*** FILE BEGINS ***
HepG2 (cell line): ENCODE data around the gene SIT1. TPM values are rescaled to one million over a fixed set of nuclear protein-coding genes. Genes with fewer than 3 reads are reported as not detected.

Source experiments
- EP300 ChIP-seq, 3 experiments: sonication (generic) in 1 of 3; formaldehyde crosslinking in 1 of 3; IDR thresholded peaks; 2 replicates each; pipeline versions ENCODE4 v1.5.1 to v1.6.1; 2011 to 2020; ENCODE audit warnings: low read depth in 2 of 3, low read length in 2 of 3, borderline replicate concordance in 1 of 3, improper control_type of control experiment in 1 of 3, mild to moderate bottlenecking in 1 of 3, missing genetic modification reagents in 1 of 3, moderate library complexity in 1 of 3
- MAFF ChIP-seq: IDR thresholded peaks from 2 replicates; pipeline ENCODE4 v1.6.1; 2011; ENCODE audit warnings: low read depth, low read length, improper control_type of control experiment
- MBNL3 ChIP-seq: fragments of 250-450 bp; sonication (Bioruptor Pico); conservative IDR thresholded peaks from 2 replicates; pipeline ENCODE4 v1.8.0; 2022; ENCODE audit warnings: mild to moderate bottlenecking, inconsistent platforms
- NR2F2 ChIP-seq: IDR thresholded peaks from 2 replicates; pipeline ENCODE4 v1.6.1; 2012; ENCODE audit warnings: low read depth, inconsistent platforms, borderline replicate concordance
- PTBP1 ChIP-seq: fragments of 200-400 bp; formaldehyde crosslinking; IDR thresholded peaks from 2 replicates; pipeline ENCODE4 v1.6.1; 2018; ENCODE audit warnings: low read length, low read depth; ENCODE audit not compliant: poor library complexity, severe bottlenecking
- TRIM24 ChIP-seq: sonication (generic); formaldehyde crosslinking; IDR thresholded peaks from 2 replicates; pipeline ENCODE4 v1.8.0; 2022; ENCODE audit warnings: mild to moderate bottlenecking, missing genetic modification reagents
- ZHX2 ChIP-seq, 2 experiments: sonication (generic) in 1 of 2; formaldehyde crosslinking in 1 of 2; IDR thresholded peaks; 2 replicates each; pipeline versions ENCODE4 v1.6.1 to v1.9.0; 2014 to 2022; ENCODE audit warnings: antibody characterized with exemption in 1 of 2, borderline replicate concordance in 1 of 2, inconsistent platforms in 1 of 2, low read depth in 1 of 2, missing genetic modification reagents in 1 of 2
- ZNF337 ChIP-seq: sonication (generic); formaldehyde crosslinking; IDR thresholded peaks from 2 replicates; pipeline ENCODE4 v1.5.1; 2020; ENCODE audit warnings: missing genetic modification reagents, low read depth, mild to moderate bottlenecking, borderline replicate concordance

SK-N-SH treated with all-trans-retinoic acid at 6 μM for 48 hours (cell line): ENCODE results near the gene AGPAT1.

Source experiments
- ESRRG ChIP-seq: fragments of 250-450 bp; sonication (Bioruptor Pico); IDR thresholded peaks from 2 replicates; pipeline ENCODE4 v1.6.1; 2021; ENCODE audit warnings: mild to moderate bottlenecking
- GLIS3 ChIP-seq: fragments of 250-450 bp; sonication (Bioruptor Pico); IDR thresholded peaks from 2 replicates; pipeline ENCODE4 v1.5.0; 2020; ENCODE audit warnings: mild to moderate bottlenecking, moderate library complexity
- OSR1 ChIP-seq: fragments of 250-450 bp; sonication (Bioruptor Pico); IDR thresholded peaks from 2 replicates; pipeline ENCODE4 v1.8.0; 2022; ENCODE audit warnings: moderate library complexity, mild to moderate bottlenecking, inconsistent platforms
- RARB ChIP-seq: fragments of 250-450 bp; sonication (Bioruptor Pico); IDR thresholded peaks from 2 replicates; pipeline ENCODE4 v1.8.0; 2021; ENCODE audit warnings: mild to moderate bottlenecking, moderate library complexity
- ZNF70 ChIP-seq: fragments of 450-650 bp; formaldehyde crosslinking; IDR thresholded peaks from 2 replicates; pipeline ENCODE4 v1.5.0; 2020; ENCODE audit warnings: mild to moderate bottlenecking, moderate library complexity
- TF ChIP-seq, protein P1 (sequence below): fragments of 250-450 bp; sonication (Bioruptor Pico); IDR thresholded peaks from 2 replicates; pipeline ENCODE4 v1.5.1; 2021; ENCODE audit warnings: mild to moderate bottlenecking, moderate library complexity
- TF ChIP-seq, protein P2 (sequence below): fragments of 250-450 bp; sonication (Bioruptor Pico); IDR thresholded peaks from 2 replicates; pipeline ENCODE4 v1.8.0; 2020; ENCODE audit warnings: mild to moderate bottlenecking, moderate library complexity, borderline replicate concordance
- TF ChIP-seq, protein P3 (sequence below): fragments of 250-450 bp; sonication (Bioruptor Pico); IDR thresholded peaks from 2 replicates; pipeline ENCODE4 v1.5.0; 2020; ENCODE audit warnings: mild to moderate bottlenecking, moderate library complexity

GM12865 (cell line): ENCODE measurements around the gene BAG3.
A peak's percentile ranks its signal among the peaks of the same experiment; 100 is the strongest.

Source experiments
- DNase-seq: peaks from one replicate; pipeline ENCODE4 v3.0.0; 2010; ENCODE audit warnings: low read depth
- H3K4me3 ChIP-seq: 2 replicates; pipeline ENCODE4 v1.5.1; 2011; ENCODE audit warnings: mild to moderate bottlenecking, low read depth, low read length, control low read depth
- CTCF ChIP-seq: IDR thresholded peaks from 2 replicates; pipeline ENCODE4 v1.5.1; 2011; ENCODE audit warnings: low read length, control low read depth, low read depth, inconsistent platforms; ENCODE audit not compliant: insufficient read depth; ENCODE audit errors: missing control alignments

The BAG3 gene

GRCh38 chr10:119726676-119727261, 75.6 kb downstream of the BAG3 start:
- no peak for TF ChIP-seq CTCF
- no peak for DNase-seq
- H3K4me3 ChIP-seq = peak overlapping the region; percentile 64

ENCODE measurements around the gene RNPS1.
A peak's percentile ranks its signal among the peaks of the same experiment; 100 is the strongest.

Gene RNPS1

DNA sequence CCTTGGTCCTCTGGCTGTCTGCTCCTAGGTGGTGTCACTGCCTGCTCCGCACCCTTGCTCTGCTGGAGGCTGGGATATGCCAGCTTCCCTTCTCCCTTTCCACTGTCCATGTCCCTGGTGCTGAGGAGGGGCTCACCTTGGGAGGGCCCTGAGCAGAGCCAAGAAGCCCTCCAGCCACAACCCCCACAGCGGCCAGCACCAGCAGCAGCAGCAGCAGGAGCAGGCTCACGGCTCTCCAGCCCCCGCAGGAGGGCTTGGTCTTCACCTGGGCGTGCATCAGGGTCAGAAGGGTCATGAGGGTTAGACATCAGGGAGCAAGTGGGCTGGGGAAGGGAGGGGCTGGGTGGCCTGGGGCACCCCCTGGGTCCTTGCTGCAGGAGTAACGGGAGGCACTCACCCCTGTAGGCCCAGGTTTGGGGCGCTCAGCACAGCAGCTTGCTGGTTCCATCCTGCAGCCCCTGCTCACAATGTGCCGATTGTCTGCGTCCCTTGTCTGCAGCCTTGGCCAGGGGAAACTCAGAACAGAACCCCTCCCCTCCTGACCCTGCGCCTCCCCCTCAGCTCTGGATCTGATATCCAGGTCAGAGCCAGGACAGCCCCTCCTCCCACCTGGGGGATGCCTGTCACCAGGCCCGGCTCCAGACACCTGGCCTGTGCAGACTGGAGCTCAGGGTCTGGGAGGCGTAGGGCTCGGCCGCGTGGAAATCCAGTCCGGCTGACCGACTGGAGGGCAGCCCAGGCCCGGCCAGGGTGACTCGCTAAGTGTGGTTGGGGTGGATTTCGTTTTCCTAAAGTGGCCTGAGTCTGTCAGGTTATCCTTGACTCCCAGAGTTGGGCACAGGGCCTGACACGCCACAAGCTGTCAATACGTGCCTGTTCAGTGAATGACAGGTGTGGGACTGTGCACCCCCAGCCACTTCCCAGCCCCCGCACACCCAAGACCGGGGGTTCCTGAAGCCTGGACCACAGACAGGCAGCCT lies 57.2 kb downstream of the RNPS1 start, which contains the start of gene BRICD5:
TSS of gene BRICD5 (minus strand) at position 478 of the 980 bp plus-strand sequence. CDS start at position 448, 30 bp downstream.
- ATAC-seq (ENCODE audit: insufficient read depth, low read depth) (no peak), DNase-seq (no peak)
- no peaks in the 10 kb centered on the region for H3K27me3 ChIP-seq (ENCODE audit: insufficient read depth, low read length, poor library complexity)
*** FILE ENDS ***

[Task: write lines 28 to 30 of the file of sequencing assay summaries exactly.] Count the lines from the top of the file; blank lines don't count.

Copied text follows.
GRCh38 chr10:119726676-119727261, 75.6 kb downstream of the BAG3 start:
- no peak for TF ChIP-seq CTCF
- no peak for DNase-seq